What if the world had not only embraced Darwin’s theories, but enthusiastically pursued genetic research in the 19th century? Westerfield figures the impact would have been pretty seismic, resulting in a world where 1914 sees the “Darwinists” fielding armies of huge genetic experiments against the “Clankers” on the German side, who pilot massive war machines engineered to battle the monsters. While making World War I even more terrifying and miserable than it actually was is a challenge, Westerfield’s monstrosities manage to do the job.

Battle Royale, by Koushun Takami
Many aren’t aware Takami’s classic qualifies as alt-history, but it does, imagining the military dictatorship that dragged Japan into World War II was victorious—and remains in existence. The Battle Royale was first conducted in 1947 as a way of fighting juvenile delinquency, choosing one high school class each month to fight it out to the death on an isolated island until just one student is left alive. This nightmarish scenario is buttressed by a skewed past that imagines what might have happened if a merciless government remained in charge of the nation.

The Iron Dream, by Norman Spinrad
This novel made a splash in the 1970s but has faded from memory, possibly because it’s one of the more complex alt-histories out there, set in a world where Hitler moved to the U.S. in 1919 and became a successful author of pulp sci-fi novels. Most of the book is actually Hitler’s most popular work, the dreadful Lord of the Swastika, framed by a critical appraisal of the book—and Hitler’s influence on pop culture, which has several ominous facets that underscore Spinrad’s point about many of sci-fi’s less-savory undercurrents. (For more alt-history mucking about with Hitler’s fate, see Lavie Tidhar’s totally bonkers A Man Lies Dreaming, provoking and perverse in the best way).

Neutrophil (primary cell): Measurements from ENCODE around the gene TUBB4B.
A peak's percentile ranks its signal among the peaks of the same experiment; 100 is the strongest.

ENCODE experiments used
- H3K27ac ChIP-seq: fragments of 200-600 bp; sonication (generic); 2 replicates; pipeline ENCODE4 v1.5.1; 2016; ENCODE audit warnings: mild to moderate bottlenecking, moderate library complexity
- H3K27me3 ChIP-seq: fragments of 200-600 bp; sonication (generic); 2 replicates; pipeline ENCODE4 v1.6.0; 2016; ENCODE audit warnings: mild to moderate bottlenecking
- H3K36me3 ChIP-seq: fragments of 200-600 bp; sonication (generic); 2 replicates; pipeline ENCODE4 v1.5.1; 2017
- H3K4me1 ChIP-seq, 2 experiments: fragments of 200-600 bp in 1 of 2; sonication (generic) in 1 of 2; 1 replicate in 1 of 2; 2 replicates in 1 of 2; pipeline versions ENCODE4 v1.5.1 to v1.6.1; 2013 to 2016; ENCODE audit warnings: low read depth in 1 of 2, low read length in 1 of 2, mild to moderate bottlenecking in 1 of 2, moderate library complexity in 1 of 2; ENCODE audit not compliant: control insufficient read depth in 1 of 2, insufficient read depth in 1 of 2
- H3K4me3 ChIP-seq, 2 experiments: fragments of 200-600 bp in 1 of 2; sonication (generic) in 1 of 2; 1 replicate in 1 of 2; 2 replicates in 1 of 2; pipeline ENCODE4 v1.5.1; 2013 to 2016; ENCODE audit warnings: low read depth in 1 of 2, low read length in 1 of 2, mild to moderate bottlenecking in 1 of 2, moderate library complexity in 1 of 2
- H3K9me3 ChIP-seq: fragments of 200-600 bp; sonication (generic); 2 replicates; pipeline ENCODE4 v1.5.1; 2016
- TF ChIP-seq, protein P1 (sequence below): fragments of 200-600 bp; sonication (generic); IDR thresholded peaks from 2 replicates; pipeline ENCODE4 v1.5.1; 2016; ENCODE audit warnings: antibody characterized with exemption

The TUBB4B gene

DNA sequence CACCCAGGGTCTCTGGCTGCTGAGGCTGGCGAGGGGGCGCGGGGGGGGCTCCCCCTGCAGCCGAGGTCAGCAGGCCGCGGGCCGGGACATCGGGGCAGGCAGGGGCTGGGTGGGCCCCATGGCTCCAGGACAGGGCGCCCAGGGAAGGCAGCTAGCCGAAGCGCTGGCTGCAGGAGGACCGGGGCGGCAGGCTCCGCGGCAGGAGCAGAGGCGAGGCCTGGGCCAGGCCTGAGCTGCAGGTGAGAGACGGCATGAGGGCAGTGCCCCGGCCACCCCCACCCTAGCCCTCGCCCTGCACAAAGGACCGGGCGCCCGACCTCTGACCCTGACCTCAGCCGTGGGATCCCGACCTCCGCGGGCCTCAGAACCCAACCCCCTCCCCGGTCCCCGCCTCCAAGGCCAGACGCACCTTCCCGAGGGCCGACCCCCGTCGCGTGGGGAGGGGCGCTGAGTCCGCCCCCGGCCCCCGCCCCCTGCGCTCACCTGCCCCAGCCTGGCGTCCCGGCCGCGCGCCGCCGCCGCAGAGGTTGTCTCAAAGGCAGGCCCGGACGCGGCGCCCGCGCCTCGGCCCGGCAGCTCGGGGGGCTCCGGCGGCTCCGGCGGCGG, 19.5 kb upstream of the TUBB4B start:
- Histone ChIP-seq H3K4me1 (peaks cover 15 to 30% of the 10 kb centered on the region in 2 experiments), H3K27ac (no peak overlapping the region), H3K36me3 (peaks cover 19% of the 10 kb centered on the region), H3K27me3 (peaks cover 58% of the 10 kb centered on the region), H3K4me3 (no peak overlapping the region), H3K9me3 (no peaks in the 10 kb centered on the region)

Half Life, by Shelley Jackson
Jackson’s premise is simple: after winning World War II, the United States ramped up testing atomic bombs, resulting in a surge of conjoined twins, who grow so populous they become as important—and maligned—a minority as any. The heroine of the book is a “twofer” whose twin has been asleep for decades, and who sorely wishes to be separated so she can be free in this world that seems familiar, but is fundamentally different from our own.

The Difference Engine, by William Gibson and Bruce Sterling
In the late 19th century, Charles Babbage seemed on the verge of a brilliant breakthrough in the history of computers. Sterling and Gibson simply imagine that he had that breakthrough, and the world’s first real computer came to be decades earlier than in real life. The alternate history that ensues is exciting and boiling with unexpected consequences—and if you’re a bit put off by the narrator’s tone and affect, trust us, there’s a reason.

Infinite Jest, by David Foster Wallace
Not technically an alt-history, as Wallace intended it to be set in the near future, it has slipped into the category due to the passage of time, and offers up some truly bonkers concepts. While Johnny Gentle, the crooner-turned cleanliness-obsessed president, is no longer quite as fantastic as he once was, the idea of a huge portion of the United States being turned into a toxic waste dump—while time itself becomes sponsored by corporations—walks a brilliant line between ridiculous and plausible that remains powerful.

What’s the weirdest alt-history you’ve ever read?